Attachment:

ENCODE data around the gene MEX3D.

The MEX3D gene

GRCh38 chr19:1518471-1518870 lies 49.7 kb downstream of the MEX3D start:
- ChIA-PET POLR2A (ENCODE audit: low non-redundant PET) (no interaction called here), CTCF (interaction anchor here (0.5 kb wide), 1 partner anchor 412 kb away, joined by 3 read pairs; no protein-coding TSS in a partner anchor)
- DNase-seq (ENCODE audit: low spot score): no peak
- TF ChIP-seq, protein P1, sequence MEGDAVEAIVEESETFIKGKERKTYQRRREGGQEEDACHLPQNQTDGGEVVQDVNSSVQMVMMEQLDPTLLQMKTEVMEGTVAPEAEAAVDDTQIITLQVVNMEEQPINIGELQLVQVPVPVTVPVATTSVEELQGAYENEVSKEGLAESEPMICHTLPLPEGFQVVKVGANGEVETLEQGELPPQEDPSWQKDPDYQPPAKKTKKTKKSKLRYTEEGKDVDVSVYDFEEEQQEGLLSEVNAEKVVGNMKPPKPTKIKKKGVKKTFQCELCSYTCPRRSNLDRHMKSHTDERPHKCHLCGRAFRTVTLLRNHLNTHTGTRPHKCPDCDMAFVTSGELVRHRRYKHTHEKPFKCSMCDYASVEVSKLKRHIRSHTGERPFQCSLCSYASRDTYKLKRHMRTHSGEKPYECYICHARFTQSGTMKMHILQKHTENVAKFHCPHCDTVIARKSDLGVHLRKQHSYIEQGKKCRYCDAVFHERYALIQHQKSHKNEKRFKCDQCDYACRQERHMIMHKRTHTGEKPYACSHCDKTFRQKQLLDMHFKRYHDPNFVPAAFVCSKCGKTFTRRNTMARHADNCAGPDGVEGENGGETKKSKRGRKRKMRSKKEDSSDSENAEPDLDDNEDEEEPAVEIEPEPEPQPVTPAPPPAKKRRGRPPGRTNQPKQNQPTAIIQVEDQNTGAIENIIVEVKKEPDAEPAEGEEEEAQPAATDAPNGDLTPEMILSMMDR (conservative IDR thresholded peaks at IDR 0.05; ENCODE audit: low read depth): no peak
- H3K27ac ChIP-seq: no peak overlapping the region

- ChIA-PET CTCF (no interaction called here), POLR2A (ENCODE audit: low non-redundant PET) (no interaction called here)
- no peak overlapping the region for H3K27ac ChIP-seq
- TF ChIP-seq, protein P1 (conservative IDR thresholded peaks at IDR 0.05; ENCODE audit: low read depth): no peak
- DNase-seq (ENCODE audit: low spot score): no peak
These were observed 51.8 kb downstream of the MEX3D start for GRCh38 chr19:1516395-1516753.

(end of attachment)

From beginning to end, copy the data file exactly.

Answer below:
ENCODE data around the gene MEX3D.

The MEX3D gene

GRCh38 chr19:1518471-1518870 lies 49.7 kb downstream of the MEX3D start:
- ChIA-PET POLR2A (ENCODE audit: low non-redundant PET) (no interaction called here), CTCF (interaction anchor here (0.5 kb wide), 1 partner anchor 412 kb away, joined by 3 read pairs; no protein-coding TSS in a partner anchor)
- DNase-seq (ENCODE audit: low spot score): no peak
- TF ChIP-seq, protein P1, sequence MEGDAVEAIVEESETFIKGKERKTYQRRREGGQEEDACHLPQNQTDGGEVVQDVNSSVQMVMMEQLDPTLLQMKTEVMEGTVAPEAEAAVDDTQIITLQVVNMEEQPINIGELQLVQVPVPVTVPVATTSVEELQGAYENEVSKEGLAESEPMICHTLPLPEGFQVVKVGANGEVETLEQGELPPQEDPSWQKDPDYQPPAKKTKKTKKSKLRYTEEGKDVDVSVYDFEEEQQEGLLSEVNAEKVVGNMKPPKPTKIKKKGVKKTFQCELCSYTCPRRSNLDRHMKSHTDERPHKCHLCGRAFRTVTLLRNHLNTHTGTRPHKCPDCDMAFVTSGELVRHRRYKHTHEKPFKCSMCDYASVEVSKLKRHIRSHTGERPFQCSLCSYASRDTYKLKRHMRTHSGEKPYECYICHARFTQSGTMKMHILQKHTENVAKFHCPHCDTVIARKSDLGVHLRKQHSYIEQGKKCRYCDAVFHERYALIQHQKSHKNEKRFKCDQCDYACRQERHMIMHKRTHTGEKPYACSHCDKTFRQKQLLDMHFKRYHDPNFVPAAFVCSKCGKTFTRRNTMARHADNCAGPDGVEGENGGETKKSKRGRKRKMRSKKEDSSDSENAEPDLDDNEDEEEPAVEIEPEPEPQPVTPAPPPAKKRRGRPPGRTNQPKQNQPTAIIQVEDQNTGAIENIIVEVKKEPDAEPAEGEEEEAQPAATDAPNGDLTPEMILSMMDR (conservative IDR thresholded peaks at IDR 0.05; ENCODE audit: low read depth): no peak
- H3K27ac ChIP-seq: no peak overlapping the region

- ChIA-PET CTCF (no interaction called here), POLR2A (ENCODE audit: low non-redundant PET) (no interaction called here)
- no peak overlapping the region for H3K27ac ChIP-seq
- TF ChIP-seq, protein P1 (conservative IDR thresholded peaks at IDR 0.05; ENCODE audit: low read depth): no peak
- DNase-seq (ENCODE audit: low spot score): no peak
These were observed 51.8 kb downstream of the MEX3D start for GRCh38 chr19:1516395-1516753.